A genuine legend deserves better than a documentary this sloppily constructed and lacking in focus. Director Jon Brewer attempts a full personal and creative history of the iconic rock & roll guitarist, singer and songwriter, making use of plenty of interview access to Berry’s widow, Themetta, his children, and musical collaborators. That access does allow for a few insightful segments, including a recurring thread about how Berry’s business dealings often fell apart through a combination of racist attacks and his own lack of savvy. But in general the structure here is a mess, bouncing between anecdotes about his life, praise by famous fans, and dramatized re-creations of events that are misguided even before the weird choices for digital colorizing. As a result, no consistent story emerges that gives us a sense of who Chuck Berry was either as an artist or as a man, with every potential avenue for exploration—lthe juxtaposition of his family-man home life with his frequent womanizing; the role of racism in his legal troubles; white musicians piggybacking on the foundations he laid—noted for a second before it’s dropped. A stretch of the film involving the making of Taylor Hackford’s 1987 Chuck Berry-centric documentary Hail! Hail! Rock & Roll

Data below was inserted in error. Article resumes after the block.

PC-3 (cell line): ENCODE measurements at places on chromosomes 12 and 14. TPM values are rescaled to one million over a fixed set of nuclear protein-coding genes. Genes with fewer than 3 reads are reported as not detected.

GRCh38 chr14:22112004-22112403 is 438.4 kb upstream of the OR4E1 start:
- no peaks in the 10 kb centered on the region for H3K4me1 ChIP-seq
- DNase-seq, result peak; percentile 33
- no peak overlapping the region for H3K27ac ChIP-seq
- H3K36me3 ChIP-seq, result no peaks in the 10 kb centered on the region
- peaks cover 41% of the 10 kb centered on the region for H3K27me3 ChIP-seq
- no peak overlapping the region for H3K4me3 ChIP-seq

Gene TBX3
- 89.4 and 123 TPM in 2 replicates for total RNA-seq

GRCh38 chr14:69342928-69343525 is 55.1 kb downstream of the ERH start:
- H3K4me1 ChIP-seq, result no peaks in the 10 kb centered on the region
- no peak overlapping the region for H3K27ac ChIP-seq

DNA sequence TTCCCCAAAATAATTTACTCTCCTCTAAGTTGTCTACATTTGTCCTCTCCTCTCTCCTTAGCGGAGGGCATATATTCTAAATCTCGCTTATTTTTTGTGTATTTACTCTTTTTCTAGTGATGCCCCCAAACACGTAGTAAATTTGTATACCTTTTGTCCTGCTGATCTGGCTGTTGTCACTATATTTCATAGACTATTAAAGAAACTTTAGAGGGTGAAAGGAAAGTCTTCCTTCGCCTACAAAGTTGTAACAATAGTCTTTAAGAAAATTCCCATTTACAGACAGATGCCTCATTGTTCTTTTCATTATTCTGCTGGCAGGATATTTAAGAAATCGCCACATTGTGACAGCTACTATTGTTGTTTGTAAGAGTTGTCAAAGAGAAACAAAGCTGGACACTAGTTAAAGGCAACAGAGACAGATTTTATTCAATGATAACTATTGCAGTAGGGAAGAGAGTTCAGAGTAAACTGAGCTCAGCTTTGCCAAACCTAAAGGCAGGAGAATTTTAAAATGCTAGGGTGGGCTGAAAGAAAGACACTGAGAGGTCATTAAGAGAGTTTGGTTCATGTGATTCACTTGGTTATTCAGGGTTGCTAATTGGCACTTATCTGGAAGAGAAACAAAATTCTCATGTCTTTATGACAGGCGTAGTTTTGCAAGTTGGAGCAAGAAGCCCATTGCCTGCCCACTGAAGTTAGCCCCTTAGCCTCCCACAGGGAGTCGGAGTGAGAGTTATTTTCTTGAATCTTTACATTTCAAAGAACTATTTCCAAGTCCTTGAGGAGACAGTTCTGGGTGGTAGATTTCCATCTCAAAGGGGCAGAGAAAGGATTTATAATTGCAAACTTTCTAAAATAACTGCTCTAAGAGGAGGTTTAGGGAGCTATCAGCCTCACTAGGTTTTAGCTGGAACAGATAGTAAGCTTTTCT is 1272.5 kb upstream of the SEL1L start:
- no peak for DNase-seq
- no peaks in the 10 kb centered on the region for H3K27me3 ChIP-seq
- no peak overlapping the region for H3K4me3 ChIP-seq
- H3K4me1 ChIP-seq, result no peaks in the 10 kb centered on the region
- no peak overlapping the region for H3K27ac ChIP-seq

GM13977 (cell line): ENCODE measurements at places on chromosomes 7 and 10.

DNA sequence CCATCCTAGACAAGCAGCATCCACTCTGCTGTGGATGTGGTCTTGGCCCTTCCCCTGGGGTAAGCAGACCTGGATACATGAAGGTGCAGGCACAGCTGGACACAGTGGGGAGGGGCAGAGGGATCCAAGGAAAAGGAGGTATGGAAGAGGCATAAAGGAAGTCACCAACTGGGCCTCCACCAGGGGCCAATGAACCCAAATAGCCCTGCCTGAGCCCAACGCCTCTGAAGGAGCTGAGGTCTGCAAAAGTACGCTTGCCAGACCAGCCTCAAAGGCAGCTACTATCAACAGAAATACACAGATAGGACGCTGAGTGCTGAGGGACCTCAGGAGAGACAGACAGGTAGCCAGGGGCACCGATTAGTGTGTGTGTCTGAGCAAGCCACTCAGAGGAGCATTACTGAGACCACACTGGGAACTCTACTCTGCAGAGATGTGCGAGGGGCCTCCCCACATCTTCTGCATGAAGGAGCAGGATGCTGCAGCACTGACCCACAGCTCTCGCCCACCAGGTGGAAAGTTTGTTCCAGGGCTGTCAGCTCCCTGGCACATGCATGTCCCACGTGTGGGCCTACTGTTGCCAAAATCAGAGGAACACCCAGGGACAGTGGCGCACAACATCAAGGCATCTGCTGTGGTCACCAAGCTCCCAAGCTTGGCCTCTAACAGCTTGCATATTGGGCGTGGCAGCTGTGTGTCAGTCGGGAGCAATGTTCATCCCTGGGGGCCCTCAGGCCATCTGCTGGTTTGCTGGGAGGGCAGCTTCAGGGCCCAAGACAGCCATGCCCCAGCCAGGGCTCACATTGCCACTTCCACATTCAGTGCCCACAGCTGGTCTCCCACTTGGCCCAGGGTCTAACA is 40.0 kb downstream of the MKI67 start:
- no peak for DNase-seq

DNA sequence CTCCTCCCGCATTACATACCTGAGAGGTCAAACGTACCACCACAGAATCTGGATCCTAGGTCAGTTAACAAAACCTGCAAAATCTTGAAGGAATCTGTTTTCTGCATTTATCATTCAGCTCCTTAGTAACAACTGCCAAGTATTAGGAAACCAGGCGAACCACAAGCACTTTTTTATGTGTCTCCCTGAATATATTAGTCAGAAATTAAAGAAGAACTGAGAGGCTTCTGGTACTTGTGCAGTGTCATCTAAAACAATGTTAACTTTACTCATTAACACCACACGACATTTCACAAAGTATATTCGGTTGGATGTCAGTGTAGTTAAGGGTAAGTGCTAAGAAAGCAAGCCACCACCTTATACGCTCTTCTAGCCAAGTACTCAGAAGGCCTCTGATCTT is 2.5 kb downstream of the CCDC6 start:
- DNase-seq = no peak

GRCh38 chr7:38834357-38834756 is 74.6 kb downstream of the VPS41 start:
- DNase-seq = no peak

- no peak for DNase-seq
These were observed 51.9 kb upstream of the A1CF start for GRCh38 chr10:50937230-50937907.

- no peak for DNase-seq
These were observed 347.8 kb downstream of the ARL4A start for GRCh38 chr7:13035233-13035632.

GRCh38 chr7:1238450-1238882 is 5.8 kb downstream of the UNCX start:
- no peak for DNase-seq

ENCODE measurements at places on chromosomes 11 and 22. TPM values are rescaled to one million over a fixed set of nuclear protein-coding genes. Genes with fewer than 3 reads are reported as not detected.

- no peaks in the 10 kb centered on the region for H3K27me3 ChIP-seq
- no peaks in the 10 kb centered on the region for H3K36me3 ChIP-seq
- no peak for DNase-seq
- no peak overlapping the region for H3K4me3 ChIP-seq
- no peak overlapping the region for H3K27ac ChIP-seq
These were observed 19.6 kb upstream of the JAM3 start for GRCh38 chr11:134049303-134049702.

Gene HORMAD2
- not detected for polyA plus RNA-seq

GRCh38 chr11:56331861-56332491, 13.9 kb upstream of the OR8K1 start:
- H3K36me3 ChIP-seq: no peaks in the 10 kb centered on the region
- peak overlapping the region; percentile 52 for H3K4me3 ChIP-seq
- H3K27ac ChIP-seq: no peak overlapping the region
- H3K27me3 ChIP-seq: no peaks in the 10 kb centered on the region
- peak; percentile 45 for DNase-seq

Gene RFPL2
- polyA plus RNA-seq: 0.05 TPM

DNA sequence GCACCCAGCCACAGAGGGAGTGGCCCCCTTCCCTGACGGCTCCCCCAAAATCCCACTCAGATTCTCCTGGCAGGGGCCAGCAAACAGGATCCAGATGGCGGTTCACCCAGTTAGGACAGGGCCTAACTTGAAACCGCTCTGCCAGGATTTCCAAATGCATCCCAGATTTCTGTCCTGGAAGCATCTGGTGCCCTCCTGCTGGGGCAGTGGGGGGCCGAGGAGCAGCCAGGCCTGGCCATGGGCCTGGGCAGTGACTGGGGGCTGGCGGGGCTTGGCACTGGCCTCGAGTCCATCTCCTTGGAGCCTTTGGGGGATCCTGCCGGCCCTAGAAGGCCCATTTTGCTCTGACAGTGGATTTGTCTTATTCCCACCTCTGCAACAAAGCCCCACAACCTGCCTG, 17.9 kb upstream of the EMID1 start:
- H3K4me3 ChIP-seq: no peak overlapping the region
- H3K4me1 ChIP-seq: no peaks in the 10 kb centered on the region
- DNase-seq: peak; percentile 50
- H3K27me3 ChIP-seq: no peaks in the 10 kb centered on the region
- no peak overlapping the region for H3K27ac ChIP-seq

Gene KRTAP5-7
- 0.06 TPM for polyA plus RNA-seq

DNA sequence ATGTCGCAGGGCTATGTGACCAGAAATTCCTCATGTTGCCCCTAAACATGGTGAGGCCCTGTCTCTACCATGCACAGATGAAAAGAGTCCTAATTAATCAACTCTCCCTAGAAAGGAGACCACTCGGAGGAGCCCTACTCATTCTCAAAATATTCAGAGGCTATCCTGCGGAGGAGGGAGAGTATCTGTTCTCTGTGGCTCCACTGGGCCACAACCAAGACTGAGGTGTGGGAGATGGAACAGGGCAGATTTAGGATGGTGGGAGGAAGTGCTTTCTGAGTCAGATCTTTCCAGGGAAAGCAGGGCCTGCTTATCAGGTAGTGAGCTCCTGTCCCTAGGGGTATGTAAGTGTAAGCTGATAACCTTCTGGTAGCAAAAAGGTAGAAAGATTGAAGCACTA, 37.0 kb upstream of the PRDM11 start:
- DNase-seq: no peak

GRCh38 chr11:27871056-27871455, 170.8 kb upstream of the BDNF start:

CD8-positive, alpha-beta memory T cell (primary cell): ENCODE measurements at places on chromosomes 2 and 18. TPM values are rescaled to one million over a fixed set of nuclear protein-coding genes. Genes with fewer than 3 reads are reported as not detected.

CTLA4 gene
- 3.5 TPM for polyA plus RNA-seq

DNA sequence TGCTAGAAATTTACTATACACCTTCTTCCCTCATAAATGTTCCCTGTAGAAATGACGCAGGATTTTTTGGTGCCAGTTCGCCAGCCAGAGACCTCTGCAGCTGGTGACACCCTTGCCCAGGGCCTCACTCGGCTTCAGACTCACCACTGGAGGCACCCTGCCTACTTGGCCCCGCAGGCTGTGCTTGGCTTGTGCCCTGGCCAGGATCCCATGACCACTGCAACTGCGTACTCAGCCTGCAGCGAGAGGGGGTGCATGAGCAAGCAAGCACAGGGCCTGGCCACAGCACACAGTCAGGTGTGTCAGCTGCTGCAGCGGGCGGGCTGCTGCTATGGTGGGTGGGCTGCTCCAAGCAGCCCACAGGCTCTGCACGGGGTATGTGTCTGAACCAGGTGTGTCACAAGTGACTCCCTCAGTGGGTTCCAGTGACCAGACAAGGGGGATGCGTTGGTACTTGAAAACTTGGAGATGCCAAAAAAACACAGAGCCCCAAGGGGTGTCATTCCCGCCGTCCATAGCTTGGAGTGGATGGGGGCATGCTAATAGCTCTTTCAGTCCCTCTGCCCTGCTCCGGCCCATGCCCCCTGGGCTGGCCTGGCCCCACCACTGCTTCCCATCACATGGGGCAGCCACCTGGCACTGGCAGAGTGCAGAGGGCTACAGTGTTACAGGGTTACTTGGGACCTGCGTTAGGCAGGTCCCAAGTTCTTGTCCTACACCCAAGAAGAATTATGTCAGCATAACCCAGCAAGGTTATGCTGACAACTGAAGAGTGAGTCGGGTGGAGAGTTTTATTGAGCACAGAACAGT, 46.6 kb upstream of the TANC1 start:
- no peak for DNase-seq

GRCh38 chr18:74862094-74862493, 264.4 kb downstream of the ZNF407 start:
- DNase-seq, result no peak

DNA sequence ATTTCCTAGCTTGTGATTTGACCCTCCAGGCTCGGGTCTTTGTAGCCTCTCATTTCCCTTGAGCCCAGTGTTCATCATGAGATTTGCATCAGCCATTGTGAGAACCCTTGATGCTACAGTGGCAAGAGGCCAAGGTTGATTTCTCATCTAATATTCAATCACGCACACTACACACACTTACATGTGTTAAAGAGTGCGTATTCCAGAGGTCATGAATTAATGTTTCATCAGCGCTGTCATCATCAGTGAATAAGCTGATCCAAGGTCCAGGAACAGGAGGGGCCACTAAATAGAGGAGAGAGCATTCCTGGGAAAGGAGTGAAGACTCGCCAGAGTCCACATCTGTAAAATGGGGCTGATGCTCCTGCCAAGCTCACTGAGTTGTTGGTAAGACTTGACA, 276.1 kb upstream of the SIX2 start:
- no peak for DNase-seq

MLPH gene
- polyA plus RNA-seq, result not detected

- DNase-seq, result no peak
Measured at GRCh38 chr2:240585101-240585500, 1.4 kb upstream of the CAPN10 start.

is notable mostly for reminding by comparison what a good non-fiction profile should look like. Available Sept. 18 via SLFSatHome.org.
The Devil All the Time **1/2
Tom Holland in The Devil All the Time
I’m pretty sure I can see what Antonio Campos was trying to do with his adaptation of Donald Ray Pollock’s novel; I’m equally sure that doing it successfully would have required a miniseries. It’s a narrative that spans 20 years and two generations, beginning with newly-returned WWII veteran Willard Russell (Bill Skarsgård) settling down in a rural Ohio town, and later focusing on Willard’s grown son, Arvin (Tom Holland). Campos fill his supporting cast with familiar faces—Robert Pattinson as a lusty preacher; Eliza Scanlen as Arvin’s pious stepsister; Sebastian Stan as a corrupt sheriff; Jason Clarke and Riley Keough as a pair of serial-killing lovers—in a way that makes it consistently startling when their characters turn up suddenly or disappear just as suddenly. That’s just one of the factors that makes the story feel rushed and pinched, rarely allowing a sense of these characters to develop beyond their small parts in this nasty, violent world where Christian faith and authority are both polluted. It’s not at all coincidental that Campos bookends the film with the notion of young men going to war, but if The Devil All the Time
was going to be a grand statement about 20th-century small-town American life twisted by the legacy of world conflict, it was going to take a few more hours of storytelling. Available Sept. 16 via Netflix.
The Nest ***1/2
See feature review
. Available Sept. 18 in theaters and via VOD.
The Racer ***1/2
Imagine Bull Durham